The global nonprofit and nongovernmental (NGO) sector has expanded substantially during the past two decades. As a result of this “global associational revolution” – marked by massive infusion of funds from governments, international organizations, foundations, and individuals – the nonprofit sector became a major component of the social service delivery system in most countries (Salamon et al., 2003; Salamon, 1994). This growth also thrust nonprofits and NGOs into the middle of contemporary policy debates over the appropriate role for governments and markets in the provision of public services (Giddens, 1998; Anheier and Salamon, 2006). With this expansion, the nonprofit sector also became a target for increased scrutiny, in part because it appeared to attract “bad apples” along with well-intentioned, principled organizations. Scandals and charges of nonprofit mismanagement and misappropriation have been extensively covered by the media (Fremont-Smith and Kosaras, 2003; Gibelman and Gelman, 2004; Greenlee et al., 2007). As a result, nonprofits face growing demands for accountability from resource providers as well as from the constituents they claim to serve (Edward and Hulme, 1996; Spiro, 2002; Brody, 2002; Ebrahim, 2003).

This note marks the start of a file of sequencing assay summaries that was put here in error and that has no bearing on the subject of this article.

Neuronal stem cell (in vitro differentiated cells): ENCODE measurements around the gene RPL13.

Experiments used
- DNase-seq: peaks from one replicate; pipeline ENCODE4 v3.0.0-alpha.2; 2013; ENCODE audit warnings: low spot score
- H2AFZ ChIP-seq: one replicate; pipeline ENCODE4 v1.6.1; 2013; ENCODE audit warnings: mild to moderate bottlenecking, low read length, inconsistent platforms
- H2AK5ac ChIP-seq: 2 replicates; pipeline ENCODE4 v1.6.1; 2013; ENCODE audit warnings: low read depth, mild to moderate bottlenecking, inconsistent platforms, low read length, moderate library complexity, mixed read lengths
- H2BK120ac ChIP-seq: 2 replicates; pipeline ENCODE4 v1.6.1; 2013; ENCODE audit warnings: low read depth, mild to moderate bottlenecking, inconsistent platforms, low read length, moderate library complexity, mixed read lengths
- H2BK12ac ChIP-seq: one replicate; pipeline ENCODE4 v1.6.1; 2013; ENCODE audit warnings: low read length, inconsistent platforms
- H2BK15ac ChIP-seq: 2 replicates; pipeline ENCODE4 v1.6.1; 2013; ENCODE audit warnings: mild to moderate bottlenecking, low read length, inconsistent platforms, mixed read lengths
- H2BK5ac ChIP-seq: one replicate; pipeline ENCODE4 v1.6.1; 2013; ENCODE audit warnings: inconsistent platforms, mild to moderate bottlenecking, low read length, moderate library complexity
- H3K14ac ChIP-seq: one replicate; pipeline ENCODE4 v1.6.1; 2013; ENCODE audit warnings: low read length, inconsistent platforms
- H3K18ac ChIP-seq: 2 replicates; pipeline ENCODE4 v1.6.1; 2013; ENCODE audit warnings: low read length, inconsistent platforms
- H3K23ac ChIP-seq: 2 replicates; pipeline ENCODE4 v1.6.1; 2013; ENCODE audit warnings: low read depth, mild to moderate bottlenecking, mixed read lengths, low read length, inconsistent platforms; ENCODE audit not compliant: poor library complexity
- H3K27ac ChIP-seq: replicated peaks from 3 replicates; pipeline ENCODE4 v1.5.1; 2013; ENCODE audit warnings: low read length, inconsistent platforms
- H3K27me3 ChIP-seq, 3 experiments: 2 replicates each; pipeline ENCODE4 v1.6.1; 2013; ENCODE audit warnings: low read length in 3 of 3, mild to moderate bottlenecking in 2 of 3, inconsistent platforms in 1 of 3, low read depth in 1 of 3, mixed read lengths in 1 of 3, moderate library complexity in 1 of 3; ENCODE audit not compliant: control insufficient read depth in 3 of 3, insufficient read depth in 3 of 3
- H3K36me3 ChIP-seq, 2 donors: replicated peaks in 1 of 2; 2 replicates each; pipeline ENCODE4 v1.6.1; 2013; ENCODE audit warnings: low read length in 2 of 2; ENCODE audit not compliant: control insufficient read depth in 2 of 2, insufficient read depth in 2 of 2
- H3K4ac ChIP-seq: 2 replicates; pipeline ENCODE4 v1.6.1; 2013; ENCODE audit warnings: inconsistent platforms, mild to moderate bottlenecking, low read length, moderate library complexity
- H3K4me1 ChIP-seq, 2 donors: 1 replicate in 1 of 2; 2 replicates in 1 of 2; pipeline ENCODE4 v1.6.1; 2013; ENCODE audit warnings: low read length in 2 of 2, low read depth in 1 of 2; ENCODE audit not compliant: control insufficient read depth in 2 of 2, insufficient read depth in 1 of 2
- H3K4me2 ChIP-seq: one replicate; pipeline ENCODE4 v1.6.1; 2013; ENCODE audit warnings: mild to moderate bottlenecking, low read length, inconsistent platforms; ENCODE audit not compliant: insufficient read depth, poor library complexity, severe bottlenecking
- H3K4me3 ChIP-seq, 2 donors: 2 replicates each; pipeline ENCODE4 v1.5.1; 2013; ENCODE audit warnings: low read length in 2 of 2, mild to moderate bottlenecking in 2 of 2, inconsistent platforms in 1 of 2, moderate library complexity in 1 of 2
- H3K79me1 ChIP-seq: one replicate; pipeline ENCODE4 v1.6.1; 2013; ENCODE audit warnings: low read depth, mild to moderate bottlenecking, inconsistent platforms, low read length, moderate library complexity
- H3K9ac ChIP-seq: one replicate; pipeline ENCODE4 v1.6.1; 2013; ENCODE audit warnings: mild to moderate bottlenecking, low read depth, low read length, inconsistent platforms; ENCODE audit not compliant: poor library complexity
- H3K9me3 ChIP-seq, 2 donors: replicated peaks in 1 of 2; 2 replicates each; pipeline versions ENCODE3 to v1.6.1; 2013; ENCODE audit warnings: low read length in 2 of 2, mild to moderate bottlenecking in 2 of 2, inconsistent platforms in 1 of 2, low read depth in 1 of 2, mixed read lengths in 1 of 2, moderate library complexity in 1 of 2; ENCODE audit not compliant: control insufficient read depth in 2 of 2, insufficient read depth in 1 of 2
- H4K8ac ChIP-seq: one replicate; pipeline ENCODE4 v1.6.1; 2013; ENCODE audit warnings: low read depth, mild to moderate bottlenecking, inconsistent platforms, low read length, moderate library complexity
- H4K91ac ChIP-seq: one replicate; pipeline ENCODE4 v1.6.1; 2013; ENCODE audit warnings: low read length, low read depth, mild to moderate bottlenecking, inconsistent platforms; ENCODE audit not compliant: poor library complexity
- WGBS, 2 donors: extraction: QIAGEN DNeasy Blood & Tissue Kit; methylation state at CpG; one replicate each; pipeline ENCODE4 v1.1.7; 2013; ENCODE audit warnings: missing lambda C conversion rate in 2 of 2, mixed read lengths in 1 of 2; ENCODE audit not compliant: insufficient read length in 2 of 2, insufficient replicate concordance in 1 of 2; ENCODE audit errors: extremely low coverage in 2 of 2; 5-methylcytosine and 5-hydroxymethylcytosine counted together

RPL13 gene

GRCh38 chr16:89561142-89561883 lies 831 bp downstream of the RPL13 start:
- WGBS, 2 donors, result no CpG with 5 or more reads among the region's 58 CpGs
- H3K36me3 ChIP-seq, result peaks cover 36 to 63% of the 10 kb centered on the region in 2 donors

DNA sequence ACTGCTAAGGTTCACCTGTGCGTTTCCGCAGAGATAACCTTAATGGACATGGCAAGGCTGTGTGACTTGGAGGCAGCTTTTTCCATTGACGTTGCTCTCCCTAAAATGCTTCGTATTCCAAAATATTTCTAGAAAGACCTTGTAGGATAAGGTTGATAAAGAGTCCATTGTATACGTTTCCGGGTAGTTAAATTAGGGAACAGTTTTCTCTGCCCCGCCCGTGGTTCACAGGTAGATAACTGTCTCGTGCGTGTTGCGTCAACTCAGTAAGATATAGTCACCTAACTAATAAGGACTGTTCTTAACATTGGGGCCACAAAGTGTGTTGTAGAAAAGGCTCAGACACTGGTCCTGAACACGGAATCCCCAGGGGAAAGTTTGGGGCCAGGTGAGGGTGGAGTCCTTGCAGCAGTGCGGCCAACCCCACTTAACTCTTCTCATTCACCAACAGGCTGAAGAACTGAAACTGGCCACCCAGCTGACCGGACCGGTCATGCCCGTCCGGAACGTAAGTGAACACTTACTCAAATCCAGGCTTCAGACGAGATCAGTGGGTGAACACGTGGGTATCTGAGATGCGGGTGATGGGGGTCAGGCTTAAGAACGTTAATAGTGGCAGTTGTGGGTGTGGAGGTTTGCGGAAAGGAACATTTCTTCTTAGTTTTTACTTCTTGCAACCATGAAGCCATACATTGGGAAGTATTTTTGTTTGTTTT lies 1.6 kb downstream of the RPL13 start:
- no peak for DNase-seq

While scandals tend to impose costs on the specific wrongdoers, they can muddy the reputation of all actors with similar sectoral scope or organizational characteristics. Indeed, high-profile cases of governance failure have tended to impose negative reputational externalities on all nonprofits. A recent global opinion survey found that in a number of countries worldwide, the nonprofit sector is now less trusted than government or business (Edelman Trust, 2007).